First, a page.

Experts urge Africa on private sector financing for tertiary education

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By Lucy Ogalue

Business Development experts have urged African nations to intensify efforts to attract private-sector financing to enhance tertiary education in order to equip the continent’s youth with competitive skills.

The experts spoke at a panel discussion in Nairobi, Kenya, on the sidelines of the 2024 African Development Bank (AfDB) Annual Meetings.

The News Agency of Nigeria (NAN) reports that the Bank organised the event in collaboration with the Kenyan government, the African Union Commission and the German Development Agency (KfW).

The theme of the meeting is “Policy Dialogue on Innovative Financing for Tertiary Education in Africa: Revitalising the Role of the Private Sector.”

The session explored strategies and best practices to stimulate private-sector financing for tertiary education.

The experts reiterated the importance of political commitment to guarantee returns on private-sector investments in education.

Former Tanzanian President, Jakaya Kikwete, Chairman of the Global Partnership for Education (GPE), he advocated national policies to build strong foundations in primary and secondary education.

According to Kikwete, strong education foundations provide a talent pool of trained young people for lifelong learning that will make them thrive.

He said there was a need for a renewed commitment to increase national education expenditure to harness Africa’s demographic potential as the world’s largest future labour force.

While commending efforts by some African states to bolster their education budgets, Kikwete said the recent global financial challenges required innovative resource mobilisation for education.

“There is also a need for strong and diverse partnerships that put young learners at the heart of the continent’s development agenda,” he said.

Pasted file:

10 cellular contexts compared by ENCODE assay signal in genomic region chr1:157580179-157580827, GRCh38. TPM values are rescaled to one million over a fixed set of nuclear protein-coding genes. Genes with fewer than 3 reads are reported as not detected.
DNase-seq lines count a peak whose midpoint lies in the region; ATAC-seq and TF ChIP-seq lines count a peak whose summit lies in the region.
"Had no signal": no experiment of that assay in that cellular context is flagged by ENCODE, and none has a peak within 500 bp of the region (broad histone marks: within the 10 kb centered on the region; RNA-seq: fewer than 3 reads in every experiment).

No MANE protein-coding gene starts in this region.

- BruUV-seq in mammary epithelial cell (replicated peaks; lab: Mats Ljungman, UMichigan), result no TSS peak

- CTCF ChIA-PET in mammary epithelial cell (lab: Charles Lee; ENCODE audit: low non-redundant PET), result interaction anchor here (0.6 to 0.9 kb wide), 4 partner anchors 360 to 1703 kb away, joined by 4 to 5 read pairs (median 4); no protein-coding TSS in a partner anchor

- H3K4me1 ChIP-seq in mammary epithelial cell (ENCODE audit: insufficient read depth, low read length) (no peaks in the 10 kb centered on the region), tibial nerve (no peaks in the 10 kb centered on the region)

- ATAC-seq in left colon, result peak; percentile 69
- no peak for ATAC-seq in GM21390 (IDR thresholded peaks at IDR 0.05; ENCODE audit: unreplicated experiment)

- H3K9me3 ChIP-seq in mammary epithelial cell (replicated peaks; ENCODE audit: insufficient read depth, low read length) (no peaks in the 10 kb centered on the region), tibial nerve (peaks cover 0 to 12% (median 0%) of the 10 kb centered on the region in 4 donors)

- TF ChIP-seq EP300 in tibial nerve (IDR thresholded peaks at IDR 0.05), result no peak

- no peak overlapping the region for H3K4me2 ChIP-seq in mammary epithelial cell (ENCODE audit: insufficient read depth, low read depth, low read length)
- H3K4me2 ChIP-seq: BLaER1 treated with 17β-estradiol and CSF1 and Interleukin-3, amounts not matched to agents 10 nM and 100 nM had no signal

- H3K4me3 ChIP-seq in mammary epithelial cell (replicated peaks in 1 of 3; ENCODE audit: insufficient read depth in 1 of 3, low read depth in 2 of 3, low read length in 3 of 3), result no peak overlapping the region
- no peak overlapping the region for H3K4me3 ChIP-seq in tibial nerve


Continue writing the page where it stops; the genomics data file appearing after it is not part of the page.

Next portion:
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Kikwete highlighted collaborative initiatives by the GPE and the AfDB to mobilise investment to support education in Africa.

He said the Nairobi gathering would provide further opportunities for the two bodies to advance their partnership and deliver sustainable financing for African education systems.

“Today is only the beginning; we must always work together to explore avenues to ensure the entire education system from basic to tertiary is adequately funded.

“Giving our young people the knowledge and skills they need to thrive in the 21st century”.

Beth Dunford, the AfDB’s Vice President for Agriculture, Human, and Social Development, said the Bank had been actively engaged in education and skills development since 1975.

“We are committing significant resources to strengthen science, technology, engineering, and mathematics infrastructure at tertiary levels and enhance sectoral policy environments.

“The institution has committed 964 million dollars to tertiary education and skills development over the past decade.

“The focus has been on strengthening infrastructure for technical and vocational education and training and catalysing private sector investments in skills development and job creation,” Dunford said.

The vice-president highlighted the Bank’s 80 million dollars support for Nigeria’s Ekiti State special economic zone project.

She also highlighted a three-million-dollars investment in Rwanda’s proposed Centre of Excellence for Aviation Skills as one of the projects that would help boost economies and create jobs.

Prof. Mohamed Belhocine, African Union Commissioner for Education, Science, Technology, and Innovation, said increased investment in tertiary education requires national, continental, and global action.

He said that between 2017 and 2019, only seven African countries met the required seven per cent of Gross Domestic Product (GDP) expenditure on education, with the average standing at about four per cent of GDP.

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Similarly, Dr James Mwangi, the Group Chief Executive Officer of Equity Holdings, shared how collaboration with tertiary institutions boosted human resource development across the continent.

He said the company had provided scholarships to about 23,000 students in partnership with the Kenyan government.

NAN reports that the highlight of the event was the signinh of a letter of intent with the German Corporation for International Corporation (GIZ) to scale up joint commitments to skills development in Africa.

More than 10,000 participants registered for the AfDB hybrid 2024 Annual Meetings, with about 5,000 delegates attending physically.

Several heads of state are expected to participate in a presidential dialogue on Wednesday. (NAN)(

Edited by Ese E. Eniola Williams

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